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Mains-full range???


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4 replies to this topic

#1 of 5 OFFLINE   Aries Iskandar

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Posted December 18 2003 - 02:34 PM

what does 'full range' means..and how do we know the mains are full range...still in a bit confusing about the HT terms..Posted Image

#2 of 5 OFFLINE   John Garcia

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Posted December 18 2003 - 06:09 PM

Full range means capable of 20Hz to 20Khz. Since there are very few mass market speakers actually capable of this, "fullER" range would be more like it, and that would refer to something good into the 30s.
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#3 of 5 OFFLINE   Aries Iskandar

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Posted December 18 2003 - 06:32 PM

ok tq...Posted Image it give me some relieve.Posted Image

#4 of 5 OFFLINE   Vince Maskeeper

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Posted December 19 2003 - 03:14 AM

One thing to note is that althougha speaker may be spec'd to do 20hz-20khz-- this doesnt tell the whole story. Often the issue of driving a full range signal (as oppose to simple sine wave test signals) is a whole aother ballgame.

Reproducing full range complex signals like music or film soundtracks is no small task- and I have honestly never found many speakers to be "full range" without a dedicated and powere subwoofer built in (the nature of bass signal requires significant power, and when expected to share wattage with a full range signal, often something has got to give).

I would suggest, and many agree, that for movie soundtracks it's best to set speakers to "small" so that bass is sent to a dedicated subwoofer unit.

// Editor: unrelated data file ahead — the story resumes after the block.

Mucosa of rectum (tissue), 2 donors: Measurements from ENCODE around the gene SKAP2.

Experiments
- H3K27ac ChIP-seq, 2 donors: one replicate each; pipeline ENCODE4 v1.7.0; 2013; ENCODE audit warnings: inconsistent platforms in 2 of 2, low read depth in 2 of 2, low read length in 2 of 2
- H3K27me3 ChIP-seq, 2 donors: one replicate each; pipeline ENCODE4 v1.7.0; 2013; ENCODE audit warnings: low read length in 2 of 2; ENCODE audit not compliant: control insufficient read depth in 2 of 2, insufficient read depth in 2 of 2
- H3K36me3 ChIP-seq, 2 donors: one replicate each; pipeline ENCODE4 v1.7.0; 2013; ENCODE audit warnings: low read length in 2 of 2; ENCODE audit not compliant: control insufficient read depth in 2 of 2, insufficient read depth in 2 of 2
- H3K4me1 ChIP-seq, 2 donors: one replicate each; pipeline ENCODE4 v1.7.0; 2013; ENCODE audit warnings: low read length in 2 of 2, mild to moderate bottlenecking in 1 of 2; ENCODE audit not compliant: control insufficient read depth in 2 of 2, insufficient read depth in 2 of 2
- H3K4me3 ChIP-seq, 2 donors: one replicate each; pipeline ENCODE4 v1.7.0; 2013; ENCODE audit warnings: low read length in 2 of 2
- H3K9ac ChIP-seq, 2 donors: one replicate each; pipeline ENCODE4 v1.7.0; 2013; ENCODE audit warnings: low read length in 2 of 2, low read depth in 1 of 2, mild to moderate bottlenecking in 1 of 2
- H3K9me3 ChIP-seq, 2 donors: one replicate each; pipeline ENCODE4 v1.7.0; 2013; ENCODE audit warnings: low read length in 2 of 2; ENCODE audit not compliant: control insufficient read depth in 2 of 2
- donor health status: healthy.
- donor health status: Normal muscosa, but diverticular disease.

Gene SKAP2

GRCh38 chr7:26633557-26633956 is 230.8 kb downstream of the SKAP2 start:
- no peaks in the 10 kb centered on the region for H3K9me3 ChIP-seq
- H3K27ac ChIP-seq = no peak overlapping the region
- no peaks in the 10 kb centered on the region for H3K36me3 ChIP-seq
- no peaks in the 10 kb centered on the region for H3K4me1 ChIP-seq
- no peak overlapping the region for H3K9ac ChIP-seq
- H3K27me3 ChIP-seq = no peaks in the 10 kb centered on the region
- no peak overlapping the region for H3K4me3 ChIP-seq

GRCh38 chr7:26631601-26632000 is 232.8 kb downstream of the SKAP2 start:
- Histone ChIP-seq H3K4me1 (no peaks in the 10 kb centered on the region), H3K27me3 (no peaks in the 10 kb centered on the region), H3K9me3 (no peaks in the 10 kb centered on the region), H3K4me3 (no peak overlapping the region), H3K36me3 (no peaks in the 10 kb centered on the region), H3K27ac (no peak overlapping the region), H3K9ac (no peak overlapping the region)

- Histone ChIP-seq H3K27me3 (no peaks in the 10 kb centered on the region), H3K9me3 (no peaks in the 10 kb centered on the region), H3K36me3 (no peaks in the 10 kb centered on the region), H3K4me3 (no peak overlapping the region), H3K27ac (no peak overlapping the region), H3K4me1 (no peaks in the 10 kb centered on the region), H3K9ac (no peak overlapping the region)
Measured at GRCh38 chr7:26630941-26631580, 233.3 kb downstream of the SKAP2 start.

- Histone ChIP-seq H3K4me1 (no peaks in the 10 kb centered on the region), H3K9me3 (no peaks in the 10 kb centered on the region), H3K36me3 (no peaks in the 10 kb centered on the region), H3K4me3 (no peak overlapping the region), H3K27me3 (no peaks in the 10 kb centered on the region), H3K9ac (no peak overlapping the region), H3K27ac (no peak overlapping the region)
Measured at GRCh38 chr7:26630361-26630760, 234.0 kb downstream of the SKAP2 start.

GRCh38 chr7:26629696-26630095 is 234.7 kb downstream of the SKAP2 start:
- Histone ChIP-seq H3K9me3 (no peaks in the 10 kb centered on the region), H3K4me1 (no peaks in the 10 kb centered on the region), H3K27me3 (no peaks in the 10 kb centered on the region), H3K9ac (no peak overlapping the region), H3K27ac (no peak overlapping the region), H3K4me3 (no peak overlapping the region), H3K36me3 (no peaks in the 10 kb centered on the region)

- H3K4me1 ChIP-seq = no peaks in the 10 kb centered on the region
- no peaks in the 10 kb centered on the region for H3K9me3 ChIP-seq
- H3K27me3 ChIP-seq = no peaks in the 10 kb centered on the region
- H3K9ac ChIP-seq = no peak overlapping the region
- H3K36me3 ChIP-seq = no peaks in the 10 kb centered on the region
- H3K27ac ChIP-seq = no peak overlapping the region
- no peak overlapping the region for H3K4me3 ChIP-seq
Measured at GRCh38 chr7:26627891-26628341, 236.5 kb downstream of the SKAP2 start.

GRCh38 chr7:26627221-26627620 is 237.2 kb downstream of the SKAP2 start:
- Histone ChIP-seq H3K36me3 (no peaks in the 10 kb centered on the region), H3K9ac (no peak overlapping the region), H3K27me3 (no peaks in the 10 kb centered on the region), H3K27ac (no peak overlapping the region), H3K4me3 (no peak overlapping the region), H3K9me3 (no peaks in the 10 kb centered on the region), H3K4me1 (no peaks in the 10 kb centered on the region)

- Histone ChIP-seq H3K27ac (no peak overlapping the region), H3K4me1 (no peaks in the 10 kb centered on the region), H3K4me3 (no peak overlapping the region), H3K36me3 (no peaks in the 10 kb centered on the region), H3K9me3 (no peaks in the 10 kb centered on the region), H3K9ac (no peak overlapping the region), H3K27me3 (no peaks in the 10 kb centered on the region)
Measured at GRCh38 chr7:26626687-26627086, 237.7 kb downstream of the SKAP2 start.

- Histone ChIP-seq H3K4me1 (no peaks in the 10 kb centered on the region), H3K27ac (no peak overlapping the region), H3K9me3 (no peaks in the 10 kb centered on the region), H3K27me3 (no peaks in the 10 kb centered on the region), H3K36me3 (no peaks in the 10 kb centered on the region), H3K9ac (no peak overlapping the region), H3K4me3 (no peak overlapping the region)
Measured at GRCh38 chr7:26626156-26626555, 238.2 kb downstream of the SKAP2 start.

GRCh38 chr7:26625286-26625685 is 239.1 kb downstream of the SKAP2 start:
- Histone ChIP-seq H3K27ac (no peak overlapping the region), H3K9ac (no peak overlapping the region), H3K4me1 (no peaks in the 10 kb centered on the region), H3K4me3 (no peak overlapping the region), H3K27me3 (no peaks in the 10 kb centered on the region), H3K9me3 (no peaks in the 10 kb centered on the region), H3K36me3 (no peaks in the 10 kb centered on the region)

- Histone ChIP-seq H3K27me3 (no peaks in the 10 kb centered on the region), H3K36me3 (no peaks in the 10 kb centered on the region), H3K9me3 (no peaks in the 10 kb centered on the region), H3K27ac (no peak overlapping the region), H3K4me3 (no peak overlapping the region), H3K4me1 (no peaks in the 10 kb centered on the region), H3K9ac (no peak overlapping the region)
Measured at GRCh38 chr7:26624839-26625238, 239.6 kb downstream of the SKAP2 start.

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#5 of 5 OFFLINE   RodneyT

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Posted December 20 2003 - 11:05 PM

I would suggest, and many agree, that for movie soundtracks it's best to set speakers to "small" so that bass is sent to a dedicated subwoofer unit.


or, if you have the money, buy yourself an extra subwoofer for the mains (and the center, if you want) and utilise the capabilites of these devices to assist in the "full range" audio output from the amplifier (remember to set your speaker setting to LARGE, otherwise the cutoff will make the subwoofer useless). In this way, you main subwoofer will only play the material not sent to the main channels. I have found that doing this, as well as linking a sub into the center channel, makes for a smoother and more defined low frequency range across the front. Am still working on subs for the rear channels.

Mind you, if you do not have the finances available to do this, then simply follow the insructions set out in Vince's post.

Enjoy your subbage.Posted Image
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